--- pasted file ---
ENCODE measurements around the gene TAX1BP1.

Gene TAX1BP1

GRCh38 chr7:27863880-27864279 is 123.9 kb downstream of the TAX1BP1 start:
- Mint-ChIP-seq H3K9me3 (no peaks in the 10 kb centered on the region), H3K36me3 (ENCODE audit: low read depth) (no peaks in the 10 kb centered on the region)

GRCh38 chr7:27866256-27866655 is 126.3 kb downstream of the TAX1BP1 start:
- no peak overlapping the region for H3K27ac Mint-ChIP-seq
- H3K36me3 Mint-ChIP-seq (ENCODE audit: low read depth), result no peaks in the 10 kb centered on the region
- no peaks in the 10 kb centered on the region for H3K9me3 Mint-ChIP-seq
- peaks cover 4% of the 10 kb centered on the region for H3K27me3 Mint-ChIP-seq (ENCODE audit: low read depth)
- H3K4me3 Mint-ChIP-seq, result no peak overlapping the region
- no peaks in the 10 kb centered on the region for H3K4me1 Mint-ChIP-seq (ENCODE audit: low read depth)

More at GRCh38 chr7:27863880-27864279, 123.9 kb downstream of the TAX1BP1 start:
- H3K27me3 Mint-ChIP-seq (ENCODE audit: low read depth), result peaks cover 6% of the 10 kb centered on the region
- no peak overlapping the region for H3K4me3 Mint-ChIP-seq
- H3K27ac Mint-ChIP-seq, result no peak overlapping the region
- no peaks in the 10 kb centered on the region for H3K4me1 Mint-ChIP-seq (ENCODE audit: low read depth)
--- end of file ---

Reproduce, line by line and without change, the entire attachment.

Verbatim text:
ENCODE measurements around the gene TAX1BP1.

Gene TAX1BP1

GRCh38 chr7:27863880-27864279 is 123.9 kb downstream of the TAX1BP1 start:
- Mint-ChIP-seq H3K9me3 (no peaks in the 10 kb centered on the region), H3K36me3 (ENCODE audit: low read depth) (no peaks in the 10 kb centered on the region)

GRCh38 chr7:27866256-27866655 is 126.3 kb downstream of the TAX1BP1 start:
- no peak overlapping the region for H3K27ac Mint-ChIP-seq
- H3K36me3 Mint-ChIP-seq (ENCODE audit: low read depth), result no peaks in the 10 kb centered on the region
- no peaks in the 10 kb centered on the region for H3K9me3 Mint-ChIP-seq
- peaks cover 4% of the 10 kb centered on the region for H3K27me3 Mint-ChIP-seq (ENCODE audit: low read depth)
- H3K4me3 Mint-ChIP-seq, result no peak overlapping the region
- no peaks in the 10 kb centered on the region for H3K4me1 Mint-ChIP-seq (ENCODE audit: low read depth)

More at GRCh38 chr7:27863880-27864279, 123.9 kb downstream of the TAX1BP1 start:
- H3K27me3 Mint-ChIP-seq (ENCODE audit: low read depth), result peaks cover 6% of the 10 kb centered on the region
- no peak overlapping the region for H3K4me3 Mint-ChIP-seq
- H3K27ac Mint-ChIP-seq, result no peak overlapping the region
- no peaks in the 10 kb centered on the region for H3K4me1 Mint-ChIP-seq (ENCODE audit: low read depth)